Dennis: Yeah. Just maybe to give you a concrete example, we are planning our next ALTI meeting. As I said, we are fully remote, we’re planning our next ALTI meeting for next year, and we start running it through Troop Travel, and we came up with a short list of destinations we want to actually get proposals in. So we shared them with one of our internal meeting planners, and then, she actually immediately said we were looking for example at Zanzibar, there’s one option in Tanzania, and then she said, “Hey, Zanzibar will not necessarily work for your meeting because there’s really only one hotel which can host let’s say a group of 60 people. When you do your next meeting, you might be around 80 people, so you really don’t have accommodation there. And secondly, the internet is very slow there.” So there is this knowledge, these gold nuggets, so to say, of knowledge that are crucial when you plan those meetings because it could really completely change the outcome of your meeting. =
Steve: So look, let’s shift gears a little bit here. So you’re effectively creating a new market or technology for a segment that was largely served through manual processes. One of the things that we’re seeing across other companies is how AI can be used to really aid in the customer service or customer experience part of the process. In the case of Troop Travel, post-booking or the in-trip experience, AI can be used to help. Maybe you can share some examples of how Troop is incorporating AI into that experience.
Leonard: Steve, I think it’s a very interesting position that, again, because we know the data from the planning side, we know the attendees are going to attend, we know what flights they’re going to be on, so I think there we see opportunities to use AI to monitor either the flight or the bookings or other flights, delays, etc., and it can be used there in both ways or two sides of the planning process. One is for the attendees. We could notify them of potential delays and other suggestions like flight options to make sure that the meeting can still go on. On the other side — the meeting planner — I think there are some interesting use cases there as well where they know about all the attendees, but they are not going to monitor it all the time, and I think there’s a service both ways in the offering that we’ve got to use AI around that type of servicing.
Steve: In fact, if you are a large global TMC that’s partnering with Troop Travel, your cost structure to service that group travel experience is, in effect, a lot lower than in today’s model.
Leonard: Yeah, exactly. I think the interesting thing there is because we are integrating a lot of data providers, it could either be flights or hotels or risk that comes up, the duty of care. I think there are so many scenarios where we could make this process more effective and, as you say, reduce cost and the human effort to service that.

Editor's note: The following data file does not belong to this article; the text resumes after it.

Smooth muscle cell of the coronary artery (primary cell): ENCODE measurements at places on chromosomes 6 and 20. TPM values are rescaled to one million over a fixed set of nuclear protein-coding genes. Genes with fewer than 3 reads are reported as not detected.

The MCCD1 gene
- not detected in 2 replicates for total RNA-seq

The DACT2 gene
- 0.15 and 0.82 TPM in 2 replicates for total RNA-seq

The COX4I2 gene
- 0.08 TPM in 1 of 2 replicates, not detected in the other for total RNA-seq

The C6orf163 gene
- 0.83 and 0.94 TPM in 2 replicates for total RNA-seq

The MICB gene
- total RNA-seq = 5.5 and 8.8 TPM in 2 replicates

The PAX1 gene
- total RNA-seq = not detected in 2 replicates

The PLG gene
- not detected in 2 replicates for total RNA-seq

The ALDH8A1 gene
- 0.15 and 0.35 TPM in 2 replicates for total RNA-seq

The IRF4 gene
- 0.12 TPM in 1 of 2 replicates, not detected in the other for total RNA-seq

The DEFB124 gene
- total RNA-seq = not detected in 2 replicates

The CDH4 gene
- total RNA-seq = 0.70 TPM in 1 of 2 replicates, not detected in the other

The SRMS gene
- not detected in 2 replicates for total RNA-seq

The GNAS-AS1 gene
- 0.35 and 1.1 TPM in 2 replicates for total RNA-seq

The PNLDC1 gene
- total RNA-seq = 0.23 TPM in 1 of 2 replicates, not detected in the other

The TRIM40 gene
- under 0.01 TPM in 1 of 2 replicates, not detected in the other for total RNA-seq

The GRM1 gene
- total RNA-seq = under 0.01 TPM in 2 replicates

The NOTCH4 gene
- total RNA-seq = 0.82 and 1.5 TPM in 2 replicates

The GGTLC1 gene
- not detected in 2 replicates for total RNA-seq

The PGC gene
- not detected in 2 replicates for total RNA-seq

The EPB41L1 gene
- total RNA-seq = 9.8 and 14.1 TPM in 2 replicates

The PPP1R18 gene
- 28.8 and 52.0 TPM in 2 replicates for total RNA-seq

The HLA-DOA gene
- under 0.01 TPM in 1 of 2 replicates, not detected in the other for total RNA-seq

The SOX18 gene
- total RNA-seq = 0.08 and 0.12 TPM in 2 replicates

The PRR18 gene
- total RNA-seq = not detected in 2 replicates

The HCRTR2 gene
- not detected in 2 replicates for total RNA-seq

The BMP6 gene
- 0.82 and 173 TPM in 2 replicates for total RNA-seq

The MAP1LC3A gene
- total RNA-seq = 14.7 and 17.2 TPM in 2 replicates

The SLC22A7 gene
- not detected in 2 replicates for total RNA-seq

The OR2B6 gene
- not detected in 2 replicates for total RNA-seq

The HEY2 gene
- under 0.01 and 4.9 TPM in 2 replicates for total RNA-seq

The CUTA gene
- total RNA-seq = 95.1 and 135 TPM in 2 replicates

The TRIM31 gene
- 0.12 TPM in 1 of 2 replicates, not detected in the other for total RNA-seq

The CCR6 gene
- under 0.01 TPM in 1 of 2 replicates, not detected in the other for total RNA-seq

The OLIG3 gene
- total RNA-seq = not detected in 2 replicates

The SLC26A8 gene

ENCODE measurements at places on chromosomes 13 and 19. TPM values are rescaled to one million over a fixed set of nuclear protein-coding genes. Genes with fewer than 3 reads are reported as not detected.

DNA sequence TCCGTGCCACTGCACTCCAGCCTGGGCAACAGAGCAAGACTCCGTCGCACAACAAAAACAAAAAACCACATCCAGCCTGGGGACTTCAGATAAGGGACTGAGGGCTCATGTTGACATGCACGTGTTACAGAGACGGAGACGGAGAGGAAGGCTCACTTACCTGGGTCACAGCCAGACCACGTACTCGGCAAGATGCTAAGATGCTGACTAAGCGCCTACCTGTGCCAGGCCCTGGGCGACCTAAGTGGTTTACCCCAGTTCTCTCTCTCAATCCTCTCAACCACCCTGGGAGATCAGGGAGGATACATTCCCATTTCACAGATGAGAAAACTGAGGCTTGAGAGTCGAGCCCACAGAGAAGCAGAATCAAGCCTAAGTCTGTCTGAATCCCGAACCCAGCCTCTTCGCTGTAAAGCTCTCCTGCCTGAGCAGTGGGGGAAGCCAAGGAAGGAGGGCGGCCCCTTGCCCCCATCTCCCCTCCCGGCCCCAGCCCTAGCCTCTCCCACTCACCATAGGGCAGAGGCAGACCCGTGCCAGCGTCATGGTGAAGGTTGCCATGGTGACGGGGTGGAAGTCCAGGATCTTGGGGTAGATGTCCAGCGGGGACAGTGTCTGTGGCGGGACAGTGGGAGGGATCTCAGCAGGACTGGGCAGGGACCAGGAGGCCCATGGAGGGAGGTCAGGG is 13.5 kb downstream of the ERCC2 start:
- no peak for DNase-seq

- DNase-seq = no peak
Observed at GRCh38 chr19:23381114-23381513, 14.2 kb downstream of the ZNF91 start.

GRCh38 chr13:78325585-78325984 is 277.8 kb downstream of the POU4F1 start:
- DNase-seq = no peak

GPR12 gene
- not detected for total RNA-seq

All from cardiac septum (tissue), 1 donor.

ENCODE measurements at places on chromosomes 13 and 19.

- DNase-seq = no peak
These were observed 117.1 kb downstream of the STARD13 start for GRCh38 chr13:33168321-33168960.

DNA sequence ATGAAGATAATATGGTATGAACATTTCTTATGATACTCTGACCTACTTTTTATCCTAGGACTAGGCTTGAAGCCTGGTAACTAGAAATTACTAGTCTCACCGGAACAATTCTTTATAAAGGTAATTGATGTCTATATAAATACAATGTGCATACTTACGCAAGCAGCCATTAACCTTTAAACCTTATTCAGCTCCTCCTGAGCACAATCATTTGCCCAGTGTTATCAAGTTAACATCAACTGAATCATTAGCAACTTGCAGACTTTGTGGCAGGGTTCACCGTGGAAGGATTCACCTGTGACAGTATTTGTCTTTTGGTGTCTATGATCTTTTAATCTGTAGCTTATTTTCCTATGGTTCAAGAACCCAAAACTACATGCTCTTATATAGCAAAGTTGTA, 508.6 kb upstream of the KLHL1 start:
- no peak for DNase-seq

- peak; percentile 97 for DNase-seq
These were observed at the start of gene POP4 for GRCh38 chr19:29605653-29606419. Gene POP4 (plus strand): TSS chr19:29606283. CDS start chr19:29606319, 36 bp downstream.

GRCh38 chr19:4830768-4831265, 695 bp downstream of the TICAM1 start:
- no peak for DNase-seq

Steve: Fantastic. Let’s maybe shift gears for just a second and let’s talk about the team. Dennis, you mentioned that Troop Travel is a completely distributed organization. How do you see the company continuing to evolve and frankly, how do you think about the team and what you need, and how you’ll be able to bring those individuals in in what is a very different model of building a company?
Dennis: Yeah, so over the last, well, 16-17 months, we have grown the team from literally 6 people to 60 now. So we did massive hiring efforts and it was very important for us to really find the right people and they have the right mindset and specifically, the right core values. And I think there are a couple of things which have worked for us. One thing I think is actually quite beneficial for us is that while we are basically a Spanish-South African startup, as I said I’m in Spain, Leonard in South Africa, and I think these kinds of opportunities we have here are not very common in our markets, while in the US we have more, let’s say maybe companies similar like us with this opportunity. So it’s quite interesting for us to capture talent because it is a very unique opportunity. People understand the value of it, and we are able to really get great talent here.
And at the very beginning, I think, we, not on let’s say on the technical side but let’s say on the business side, we were adding more generalists because there are so many different things you have to work on and you have to have this entrepreneurial mindset basically because you have to build it. You have to build the sales motion, we have to get the first customers, we have to figure out how do we manage those customers, etc. And that obviously has changed as we were growing and now, especially after our latest funding round, we really focus on bringing now those experts of those different areas into the company. Now, we have reached a certain level and now we bring these people in who have built sales motions, grown into millions of ARR, built marketing functions, built customer success to really then focus on those areas.
And the biggest thing I think for us is our core values. So a key value of us is trust, and I think that’s crucial. So I don’t want to monitor someone, how many hours are you working because I believe that you have an interest in doing the best for the company because it’s beneficial for you as well. And I think values and culture for us are really, really important, and that’s why we have a very strict recruitment process where we go really into those culture interviews and where people as well sometimes are not able to pass to the next level.
Steve: So your recruiting process is really optimized and designed around a distributed and global workforce. Is that different, do you think, than more traditional settings?